PVFS, ME and CFS in classification and terminology systems: notes for the future

Post #355 Shortlink: https://wp.me/pKrrB-4Yv

In 2002, I set up FreeMEuk — a Yahoo Group support and information exchange for patients with ME, CFS, and for carers, like myself. In 2007, I launched ME agenda to provide patients, carers and advocates with information, resources and commentary on the political issues affecting the lives of myalgic encephalomyelitis (ME) patients in the UK.

In January 2010, I created this site specifically to monitor and report on the development of the American Psychiatric Association’s DSM-5, the development of the World Health Organization’s ICD-11 and on other classification and terminology systems. Where appropriate, I have galvanized stakeholders to participate in review and comment exercises or co-ordinated other forms of response.

Down the years, I’ve undertaken numerous short and long-term ad hoc projects, advised others on technical matters relating to classification and terminology systems, submitted and collaborated in the submission of proposals, briefed politicians and patient organizations and kept patient forums up to date with key developments.

Today I am retiring after 17 years of advocacy work.

My sites will remain online for the foreseeable future. Over the coming months I shall be carrying out some housekeeping on this site to remove or archive older, less relevant content.

Classification and terminology systems are going to need continued monitoring; where required, input from stakeholder groups — clinicians, researchers, health practitioners and professional body allies, social workers, disability lawyers and advocacy organizations will need to be co-ordinated.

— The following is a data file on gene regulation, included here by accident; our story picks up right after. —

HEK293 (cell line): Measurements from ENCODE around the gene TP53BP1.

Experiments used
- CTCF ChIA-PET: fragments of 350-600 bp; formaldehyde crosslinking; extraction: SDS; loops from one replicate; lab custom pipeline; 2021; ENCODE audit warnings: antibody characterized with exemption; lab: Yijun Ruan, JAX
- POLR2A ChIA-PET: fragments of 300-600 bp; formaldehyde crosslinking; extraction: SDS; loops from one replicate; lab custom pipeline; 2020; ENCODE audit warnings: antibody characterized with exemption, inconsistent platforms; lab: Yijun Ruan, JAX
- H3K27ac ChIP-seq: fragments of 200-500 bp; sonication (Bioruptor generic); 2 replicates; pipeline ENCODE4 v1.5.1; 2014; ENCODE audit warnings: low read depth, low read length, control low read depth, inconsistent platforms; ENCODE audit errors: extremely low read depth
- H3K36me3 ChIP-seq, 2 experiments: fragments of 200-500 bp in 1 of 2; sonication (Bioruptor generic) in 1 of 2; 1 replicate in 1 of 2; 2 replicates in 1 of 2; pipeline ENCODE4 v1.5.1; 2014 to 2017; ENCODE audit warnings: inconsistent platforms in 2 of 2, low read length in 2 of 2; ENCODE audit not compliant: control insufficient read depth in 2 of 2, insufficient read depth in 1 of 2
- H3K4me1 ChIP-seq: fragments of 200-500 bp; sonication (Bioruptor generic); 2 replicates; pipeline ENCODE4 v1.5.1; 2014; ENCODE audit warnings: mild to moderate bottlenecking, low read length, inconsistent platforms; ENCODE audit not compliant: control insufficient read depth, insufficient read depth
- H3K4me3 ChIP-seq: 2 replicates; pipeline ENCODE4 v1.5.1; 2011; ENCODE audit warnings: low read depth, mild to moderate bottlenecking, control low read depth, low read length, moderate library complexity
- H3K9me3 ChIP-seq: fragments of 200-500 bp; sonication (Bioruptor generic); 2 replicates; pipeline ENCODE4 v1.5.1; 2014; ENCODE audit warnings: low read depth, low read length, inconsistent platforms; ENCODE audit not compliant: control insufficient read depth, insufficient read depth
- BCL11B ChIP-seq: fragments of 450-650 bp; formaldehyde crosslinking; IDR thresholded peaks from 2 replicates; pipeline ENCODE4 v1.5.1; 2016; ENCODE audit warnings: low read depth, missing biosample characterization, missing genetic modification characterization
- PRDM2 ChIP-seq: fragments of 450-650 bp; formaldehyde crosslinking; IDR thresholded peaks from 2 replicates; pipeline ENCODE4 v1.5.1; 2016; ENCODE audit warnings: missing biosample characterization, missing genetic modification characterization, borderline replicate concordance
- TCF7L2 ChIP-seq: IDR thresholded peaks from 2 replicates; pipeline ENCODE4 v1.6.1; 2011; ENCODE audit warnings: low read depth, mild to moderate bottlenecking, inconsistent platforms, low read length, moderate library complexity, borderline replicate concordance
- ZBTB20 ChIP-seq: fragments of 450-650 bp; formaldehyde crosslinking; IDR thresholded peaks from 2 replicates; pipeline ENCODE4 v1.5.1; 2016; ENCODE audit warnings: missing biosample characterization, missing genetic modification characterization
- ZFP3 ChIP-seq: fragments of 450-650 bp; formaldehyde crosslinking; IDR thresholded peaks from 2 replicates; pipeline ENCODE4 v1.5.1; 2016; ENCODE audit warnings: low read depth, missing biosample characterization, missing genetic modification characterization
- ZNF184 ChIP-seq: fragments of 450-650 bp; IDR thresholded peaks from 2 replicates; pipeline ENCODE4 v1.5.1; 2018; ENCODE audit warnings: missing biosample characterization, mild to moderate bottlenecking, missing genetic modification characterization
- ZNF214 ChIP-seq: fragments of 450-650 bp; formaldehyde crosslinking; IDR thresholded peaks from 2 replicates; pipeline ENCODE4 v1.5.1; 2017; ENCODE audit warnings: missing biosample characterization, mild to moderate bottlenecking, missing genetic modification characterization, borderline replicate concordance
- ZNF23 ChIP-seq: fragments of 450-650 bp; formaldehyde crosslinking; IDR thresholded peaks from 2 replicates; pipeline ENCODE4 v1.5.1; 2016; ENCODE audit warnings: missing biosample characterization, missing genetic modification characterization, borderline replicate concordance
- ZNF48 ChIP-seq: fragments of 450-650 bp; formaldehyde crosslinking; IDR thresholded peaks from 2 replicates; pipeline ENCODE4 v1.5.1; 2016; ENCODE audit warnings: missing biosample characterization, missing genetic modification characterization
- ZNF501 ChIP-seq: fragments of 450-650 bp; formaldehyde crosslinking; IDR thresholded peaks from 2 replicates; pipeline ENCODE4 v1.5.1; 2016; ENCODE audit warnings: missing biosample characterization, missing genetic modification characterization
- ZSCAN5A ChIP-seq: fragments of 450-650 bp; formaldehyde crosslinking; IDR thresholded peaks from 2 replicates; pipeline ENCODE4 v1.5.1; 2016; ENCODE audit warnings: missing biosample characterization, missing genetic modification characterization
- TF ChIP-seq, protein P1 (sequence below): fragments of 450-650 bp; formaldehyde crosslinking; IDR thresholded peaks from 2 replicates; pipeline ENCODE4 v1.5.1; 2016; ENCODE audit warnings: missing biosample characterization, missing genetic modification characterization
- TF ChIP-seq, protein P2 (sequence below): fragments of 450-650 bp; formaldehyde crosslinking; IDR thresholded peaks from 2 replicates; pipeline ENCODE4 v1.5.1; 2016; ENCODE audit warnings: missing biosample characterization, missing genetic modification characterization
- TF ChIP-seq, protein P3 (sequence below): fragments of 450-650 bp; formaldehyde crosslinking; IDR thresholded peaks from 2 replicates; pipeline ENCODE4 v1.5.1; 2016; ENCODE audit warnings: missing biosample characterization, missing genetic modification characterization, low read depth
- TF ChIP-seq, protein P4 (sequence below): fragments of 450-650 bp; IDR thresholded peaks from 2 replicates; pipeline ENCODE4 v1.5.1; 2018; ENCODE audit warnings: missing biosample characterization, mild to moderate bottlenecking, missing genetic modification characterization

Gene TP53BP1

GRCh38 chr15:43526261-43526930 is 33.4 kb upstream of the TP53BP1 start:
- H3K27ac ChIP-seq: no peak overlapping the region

Where no process for public stakeholder input currently exists, channels of direct communication will need to be opened with the agencies responsible for the development and management of these systems and collaborative dialogues established.

WHO, for example, ostensibly gives more consideration to evidence based submissions supported by rationales, international consensus and input from clinical and professional bodies — has scant regard for patient opinion and none whatsoever for petitions or mass mailings — the latter and similar types of “action” will only undermine the careful work and discourse that I and others have fostered.

All these systems will require regular monitoring:



DSM-5 published in May 2013; it has an update process which reviews formal submissions for changes to criteria, related texts, assessment measures or corrections. DSM-5 also absorbs relevant coding changes in the annual FY releases of the U.S. specific ICD-10-CM. Approved proposals are posted for a 45 day stakeholder comment period. For example, in 2015, an edit in the text for Somatic symptom disorder¹ was approved for implementation and the revised text published in the DSM-5 Update Supplement.




Member states using the WHO’s ICD-10 don’t all use the same version (or the most recent version), for example, NHS England currently mandates the use of ICD-10 Version: 2015, not Version: 2016. WHO has said that the final update to ICD-10 will be Version: 2019. This final release is understood to have been prepared but is not currently available on the ICD-10 Browser platform.



The U.S. uses ICD-10 for reporting mortality and developed a “clinical modification” of ICD-10 (called ICD-10-CM) for morbidity. A new release of ICD-10-CM is posted on the CDC website annually, in June.

There are two public NCHS/CDC Coordination and Maintenance Committee meetings a year through which proposals for changes to the ICD-10-CM can be submitted for discussion (in March and September) followed by a stakeholder comment period.

At the September 12, 2018 C & M Committee meeting, proposals for changes to the existing coding of R53.82 Chronic fatigue syndrome NOS; G93.3 Postviral fatigue syndrome, Benign myalgic encephalomyelitis; and a second option for addition of the SEID term were presented for consideration and public comment¹. Whilst no changes for these codes were approved for implementation in the FY 2020 ICD-10-CM release, this topic will need continued monitoring as it may be revisited at a future C & M Committee meeting for presentation of revised proposals.